Kimiko's final date ends in tears as Japan's grande dame retires
The 46-year-old, a three-times Slam semi-finalist, finally called it a day after suffering a double bagel at the hands of a player 23 years her junior.
Japan's Kimiko Date finally called it a day after one of tennis’ longest careers but went out without a fairy-tale end as she was battered 6-0, 6-0 by Aleksandra Krunic at the Japan Women's Open on Tuesday, a tournament she has won four times.
The former world number four, who turns 47 later this month, was simply no match for her Serbian opponent who at 24 is young enough to be Date's daughter.
Krunic took just 49 minutes to inflict the dreaded "double bagel" on Date in a lop-sided first round encounter in Tokyo.
Date tried gamely to mix up her shots in the second set but to no avail as Krunic, ranked 67th in the world, blasted winners past her at will.
Krunic continued to swing away from the baseline and put the former French Open, Australian Open and Wimbledon semi-finalist out of her misery with a huge forehand which Date could only dump into the net.
"It's finally over," a tearful Date told fans, many of whom were sobbing themselves.
Date: "I was just trying everything I could to win a game"
"I feel sad mostly I guess but also really grateful for what tennis has given me," said the eight-time WTA Tour singles champion, who took a 12-year hiatus from professional tennis after quitting at the peak of her powers in 1996 after reaching three Grand Slam semi-finals.
Date, a wiry 1.63 metres (5ft 4in), underwent two knee surgeries since appearing at the 2016 Australian Open, but defied the odds to return to action in May this year.
The Kyoto native, presented with flowers and a trophy in an emotional ceremony after the match, has also been nursing a sore shoulder and it showed against Krunic.
"A lot of things were going through my head this morning but during the match I was just trying everything I could to win a game," said Date after taking just 13 points off her opponent.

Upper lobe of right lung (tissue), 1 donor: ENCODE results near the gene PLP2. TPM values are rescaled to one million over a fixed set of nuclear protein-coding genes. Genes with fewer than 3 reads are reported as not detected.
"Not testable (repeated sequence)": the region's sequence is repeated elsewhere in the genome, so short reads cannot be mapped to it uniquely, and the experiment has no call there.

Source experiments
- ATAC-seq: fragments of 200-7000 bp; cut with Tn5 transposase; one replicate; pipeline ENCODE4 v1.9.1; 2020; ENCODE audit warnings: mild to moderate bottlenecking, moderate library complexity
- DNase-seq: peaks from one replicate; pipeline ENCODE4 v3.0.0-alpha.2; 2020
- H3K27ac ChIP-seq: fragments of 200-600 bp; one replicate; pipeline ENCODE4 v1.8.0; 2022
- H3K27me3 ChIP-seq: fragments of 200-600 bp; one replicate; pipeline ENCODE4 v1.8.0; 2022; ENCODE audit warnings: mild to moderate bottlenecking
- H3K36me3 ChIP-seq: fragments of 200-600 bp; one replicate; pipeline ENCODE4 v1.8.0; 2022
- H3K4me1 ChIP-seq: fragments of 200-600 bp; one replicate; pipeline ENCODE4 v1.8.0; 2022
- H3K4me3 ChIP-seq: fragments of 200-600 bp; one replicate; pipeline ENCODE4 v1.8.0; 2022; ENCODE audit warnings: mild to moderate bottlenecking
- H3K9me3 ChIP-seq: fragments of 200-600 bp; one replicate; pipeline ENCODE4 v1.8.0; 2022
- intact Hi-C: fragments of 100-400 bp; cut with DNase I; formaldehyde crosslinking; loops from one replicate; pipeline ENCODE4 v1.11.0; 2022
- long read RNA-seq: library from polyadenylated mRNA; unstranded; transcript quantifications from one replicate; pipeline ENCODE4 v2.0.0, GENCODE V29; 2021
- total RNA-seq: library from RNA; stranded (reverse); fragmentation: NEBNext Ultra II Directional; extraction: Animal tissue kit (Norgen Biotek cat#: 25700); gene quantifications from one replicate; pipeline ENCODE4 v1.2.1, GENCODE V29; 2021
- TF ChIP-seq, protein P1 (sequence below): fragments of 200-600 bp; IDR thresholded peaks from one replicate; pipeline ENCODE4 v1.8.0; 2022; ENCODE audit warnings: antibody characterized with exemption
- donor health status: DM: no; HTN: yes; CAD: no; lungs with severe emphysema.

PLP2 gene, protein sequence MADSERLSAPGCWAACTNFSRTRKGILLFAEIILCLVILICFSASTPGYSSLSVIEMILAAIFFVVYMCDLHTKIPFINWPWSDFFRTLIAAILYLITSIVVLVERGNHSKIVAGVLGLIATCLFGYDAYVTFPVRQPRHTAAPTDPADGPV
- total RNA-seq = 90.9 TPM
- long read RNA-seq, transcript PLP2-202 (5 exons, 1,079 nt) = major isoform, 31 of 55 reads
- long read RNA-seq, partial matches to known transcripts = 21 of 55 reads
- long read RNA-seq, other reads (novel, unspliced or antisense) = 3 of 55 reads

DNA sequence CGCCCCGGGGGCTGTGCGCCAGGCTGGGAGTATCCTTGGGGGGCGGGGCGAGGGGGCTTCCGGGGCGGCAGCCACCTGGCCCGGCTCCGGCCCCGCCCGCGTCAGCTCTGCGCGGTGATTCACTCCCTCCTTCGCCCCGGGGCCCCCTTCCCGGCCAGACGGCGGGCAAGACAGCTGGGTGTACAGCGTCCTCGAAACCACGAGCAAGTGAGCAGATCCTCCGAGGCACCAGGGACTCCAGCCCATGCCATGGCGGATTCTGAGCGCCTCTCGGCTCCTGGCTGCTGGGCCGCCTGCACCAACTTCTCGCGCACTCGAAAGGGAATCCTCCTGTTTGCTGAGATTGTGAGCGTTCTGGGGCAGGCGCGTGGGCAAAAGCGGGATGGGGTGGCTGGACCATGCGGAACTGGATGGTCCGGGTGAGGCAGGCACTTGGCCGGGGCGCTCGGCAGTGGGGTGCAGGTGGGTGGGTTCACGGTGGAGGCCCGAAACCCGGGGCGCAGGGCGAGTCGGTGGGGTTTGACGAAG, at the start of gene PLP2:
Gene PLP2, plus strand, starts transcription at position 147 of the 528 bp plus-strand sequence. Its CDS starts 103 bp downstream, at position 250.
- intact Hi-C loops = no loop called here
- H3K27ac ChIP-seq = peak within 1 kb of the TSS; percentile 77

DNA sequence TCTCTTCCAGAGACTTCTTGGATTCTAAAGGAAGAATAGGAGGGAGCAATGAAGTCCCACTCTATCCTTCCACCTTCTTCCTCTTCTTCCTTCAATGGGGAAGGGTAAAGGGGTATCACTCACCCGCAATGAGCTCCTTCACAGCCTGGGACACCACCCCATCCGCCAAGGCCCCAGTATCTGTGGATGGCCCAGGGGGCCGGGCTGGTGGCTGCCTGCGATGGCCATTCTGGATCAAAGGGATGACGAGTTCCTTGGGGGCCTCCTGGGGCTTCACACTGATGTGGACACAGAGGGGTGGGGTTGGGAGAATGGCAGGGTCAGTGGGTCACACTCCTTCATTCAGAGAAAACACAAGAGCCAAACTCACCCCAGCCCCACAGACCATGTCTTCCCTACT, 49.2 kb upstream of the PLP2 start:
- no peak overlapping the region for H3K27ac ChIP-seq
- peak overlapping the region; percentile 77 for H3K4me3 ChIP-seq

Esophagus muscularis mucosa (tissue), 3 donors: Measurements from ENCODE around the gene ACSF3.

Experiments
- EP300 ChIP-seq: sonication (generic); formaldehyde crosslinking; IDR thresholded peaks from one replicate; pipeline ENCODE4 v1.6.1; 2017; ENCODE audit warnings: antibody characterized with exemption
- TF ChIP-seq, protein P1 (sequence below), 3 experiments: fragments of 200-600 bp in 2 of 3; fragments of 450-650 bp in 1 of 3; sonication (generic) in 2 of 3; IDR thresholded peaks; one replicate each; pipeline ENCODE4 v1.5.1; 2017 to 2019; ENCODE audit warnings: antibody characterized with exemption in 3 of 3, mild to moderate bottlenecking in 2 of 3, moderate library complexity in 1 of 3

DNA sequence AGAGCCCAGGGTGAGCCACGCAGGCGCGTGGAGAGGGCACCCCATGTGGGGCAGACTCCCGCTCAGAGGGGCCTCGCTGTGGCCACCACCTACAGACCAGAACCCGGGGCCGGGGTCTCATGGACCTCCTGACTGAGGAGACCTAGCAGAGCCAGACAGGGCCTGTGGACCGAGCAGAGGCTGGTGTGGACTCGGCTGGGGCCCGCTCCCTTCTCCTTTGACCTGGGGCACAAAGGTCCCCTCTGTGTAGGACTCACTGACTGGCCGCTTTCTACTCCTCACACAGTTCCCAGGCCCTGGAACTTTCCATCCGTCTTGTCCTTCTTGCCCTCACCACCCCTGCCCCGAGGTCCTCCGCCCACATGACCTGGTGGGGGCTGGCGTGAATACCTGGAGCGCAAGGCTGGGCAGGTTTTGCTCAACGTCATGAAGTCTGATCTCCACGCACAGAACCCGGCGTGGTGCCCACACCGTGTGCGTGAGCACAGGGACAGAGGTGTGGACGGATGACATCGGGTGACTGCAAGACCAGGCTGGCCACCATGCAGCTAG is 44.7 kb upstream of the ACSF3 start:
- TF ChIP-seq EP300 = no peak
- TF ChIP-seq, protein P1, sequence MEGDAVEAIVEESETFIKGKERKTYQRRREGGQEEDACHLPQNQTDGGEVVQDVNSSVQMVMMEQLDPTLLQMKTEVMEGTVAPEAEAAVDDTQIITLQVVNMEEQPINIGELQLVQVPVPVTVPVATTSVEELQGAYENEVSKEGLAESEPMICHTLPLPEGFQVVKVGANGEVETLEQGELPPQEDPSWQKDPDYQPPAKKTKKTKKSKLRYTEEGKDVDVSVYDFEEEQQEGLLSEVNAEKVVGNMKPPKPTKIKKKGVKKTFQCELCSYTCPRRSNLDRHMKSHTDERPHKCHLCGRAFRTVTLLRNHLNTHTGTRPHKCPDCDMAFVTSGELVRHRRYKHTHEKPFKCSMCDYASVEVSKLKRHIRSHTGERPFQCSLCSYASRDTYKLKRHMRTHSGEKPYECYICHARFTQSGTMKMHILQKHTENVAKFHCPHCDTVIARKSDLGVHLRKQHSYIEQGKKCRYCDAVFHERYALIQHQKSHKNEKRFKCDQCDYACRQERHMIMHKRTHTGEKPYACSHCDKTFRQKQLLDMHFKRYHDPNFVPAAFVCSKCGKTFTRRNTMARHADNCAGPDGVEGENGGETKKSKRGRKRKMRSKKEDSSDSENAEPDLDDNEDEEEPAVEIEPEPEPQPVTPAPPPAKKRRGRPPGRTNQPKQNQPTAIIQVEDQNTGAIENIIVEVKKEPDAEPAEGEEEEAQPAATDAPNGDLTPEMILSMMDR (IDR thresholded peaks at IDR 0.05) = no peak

"I just didn't have it physically. It feels strange to be retired but I have to accept it. At the end I was relieved I hadn't made my shoulder worse."
Date, whose game is a throwback to a time when tennis was more about lobs, dinks and clever use of spin than power-hitting, showed brief glimpses of her former pomp.
After warming up to Donna Summer's "Hot Stuff", Date was anything but and lacked the power to trouble Krunic, who after embracing Date told her she had started the match as a nervous wreck.
Krunic: "I don't like that I had to be the one"
"I want to apologise," she said after completing the whitewash. "I don't like that I had to be the one but Kimiko has had a great career.
"I was a mess at the beginning," added Krunic, who next faces American Alison Riske. "When I go back to the locker room, I'll probably cry."
Date broke several tennis records, most notably at the Korea Open in 2009 when she became the second-oldest player in the modern era -- after Billie Jean King -- to win a WTA singles title.
Despite playing on until the ripe old age of 46, Date still fell some way short of her idol Martina Navratilova, who retired a month shy of her 50th birthday in 2006.
Date insisted she had no desire to become a coach in the future.
"No, I'm definitely not cut out for that," she laughed. "But I don't feel like I did when I first retired and didn't want to go near a tennis court again. I'll stick to just watching."
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